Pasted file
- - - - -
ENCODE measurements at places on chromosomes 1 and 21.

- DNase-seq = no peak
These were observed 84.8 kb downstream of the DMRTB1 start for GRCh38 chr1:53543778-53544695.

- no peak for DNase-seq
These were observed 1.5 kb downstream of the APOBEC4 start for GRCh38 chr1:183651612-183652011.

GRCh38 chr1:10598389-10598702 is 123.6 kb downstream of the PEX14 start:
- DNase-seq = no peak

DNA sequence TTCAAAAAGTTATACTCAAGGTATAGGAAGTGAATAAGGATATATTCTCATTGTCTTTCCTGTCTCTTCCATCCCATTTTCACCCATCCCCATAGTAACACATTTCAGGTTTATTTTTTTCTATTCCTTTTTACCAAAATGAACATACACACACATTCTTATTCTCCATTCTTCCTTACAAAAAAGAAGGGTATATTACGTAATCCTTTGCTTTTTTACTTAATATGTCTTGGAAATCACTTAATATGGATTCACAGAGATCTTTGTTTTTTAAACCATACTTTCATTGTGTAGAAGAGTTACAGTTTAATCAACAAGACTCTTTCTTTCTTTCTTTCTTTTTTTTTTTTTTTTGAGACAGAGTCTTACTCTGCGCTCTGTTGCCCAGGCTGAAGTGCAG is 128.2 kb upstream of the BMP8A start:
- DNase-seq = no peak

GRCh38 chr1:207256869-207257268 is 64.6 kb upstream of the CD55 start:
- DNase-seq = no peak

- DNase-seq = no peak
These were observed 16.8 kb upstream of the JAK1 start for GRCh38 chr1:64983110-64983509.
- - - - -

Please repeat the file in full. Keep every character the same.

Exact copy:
ENCODE measurements at places on chromosomes 1 and 21.

- DNase-seq = no peak
These were observed 84.8 kb downstream of the DMRTB1 start for GRCh38 chr1:53543778-53544695.

- no peak for DNase-seq
These were observed 1.5 kb downstream of the APOBEC4 start for GRCh38 chr1:183651612-183652011.

GRCh38 chr1:10598389-10598702 is 123.6 kb downstream of the PEX14 start:
- DNase-seq = no peak

DNA sequence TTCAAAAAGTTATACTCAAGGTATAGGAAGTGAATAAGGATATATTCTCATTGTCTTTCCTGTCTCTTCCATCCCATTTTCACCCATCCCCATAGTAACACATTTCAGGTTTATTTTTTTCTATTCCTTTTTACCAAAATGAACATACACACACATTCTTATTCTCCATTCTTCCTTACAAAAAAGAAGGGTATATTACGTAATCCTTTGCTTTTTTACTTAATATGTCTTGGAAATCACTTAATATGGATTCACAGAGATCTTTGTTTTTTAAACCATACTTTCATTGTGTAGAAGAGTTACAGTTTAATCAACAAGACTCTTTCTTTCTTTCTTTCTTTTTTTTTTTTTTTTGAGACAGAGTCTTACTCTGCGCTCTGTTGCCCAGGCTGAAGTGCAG is 128.2 kb upstream of the BMP8A start:
- DNase-seq = no peak

GRCh38 chr1:207256869-207257268 is 64.6 kb upstream of the CD55 start:
- DNase-seq = no peak

- DNase-seq = no peak
These were observed 16.8 kb upstream of the JAK1 start for GRCh38 chr1:64983110-64983509.